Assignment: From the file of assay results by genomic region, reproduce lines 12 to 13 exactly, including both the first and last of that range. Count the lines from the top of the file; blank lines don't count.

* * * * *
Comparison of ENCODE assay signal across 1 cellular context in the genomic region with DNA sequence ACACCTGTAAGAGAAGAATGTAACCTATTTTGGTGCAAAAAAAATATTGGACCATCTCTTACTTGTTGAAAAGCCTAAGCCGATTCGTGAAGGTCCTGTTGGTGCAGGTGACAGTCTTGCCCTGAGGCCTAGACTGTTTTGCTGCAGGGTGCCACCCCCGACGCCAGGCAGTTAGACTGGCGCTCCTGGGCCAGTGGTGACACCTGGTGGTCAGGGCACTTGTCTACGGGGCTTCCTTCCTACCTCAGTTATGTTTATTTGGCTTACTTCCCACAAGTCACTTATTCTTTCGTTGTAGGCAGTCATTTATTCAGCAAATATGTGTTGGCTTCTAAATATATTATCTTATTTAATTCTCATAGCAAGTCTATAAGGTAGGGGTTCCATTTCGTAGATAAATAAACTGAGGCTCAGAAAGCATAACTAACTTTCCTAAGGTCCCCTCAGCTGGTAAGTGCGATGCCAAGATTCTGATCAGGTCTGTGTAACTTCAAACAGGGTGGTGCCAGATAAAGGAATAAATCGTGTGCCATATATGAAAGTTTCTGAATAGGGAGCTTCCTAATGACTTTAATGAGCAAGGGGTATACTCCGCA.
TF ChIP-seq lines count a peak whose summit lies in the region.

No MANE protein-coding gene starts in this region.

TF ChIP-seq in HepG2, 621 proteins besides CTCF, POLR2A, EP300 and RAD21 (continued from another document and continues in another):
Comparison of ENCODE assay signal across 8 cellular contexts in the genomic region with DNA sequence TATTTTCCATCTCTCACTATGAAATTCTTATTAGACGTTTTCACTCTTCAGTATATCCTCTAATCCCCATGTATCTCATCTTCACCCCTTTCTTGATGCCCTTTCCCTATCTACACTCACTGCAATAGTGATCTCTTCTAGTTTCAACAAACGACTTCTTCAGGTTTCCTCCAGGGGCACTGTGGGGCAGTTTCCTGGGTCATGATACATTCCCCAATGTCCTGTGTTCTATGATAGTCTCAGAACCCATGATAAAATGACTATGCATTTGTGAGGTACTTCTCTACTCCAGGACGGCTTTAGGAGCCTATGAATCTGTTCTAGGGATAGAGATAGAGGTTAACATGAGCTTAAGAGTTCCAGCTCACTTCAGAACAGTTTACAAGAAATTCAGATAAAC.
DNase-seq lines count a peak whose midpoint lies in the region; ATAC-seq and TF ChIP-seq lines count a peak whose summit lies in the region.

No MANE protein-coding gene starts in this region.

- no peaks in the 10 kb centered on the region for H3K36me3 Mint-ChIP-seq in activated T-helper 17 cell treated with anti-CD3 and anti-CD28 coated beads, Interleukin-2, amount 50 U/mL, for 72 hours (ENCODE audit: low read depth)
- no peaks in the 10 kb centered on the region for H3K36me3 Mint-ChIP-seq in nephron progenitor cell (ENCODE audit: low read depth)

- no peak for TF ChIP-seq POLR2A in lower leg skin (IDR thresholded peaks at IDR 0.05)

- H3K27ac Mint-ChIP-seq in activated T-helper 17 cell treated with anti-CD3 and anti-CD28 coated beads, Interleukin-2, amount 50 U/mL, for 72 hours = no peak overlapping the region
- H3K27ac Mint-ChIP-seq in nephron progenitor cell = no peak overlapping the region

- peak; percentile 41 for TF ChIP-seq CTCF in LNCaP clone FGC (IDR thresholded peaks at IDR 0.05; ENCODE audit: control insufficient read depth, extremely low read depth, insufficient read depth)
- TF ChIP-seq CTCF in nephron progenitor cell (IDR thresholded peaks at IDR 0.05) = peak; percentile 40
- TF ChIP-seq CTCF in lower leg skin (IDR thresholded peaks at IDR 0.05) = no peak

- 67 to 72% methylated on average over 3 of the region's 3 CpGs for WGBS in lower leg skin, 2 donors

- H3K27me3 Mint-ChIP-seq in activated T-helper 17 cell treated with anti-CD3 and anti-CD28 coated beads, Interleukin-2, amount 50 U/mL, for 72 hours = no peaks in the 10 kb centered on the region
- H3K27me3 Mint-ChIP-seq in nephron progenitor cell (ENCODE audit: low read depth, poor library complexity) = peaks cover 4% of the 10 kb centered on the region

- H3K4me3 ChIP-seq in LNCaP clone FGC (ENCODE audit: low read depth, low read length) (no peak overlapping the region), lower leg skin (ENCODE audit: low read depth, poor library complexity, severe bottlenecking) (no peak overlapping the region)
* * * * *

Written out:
- H3K27ac Mint-ChIP-seq in nephron progenitor cell = no peak overlapping the region

- peak; percentile 41 for TF ChIP-seq CTCF in LNCaP clone FGC (IDR thresholded peaks at IDR 0.05; ENCODE audit: control insufficient read depth, extremely low read depth, insufficient read depth)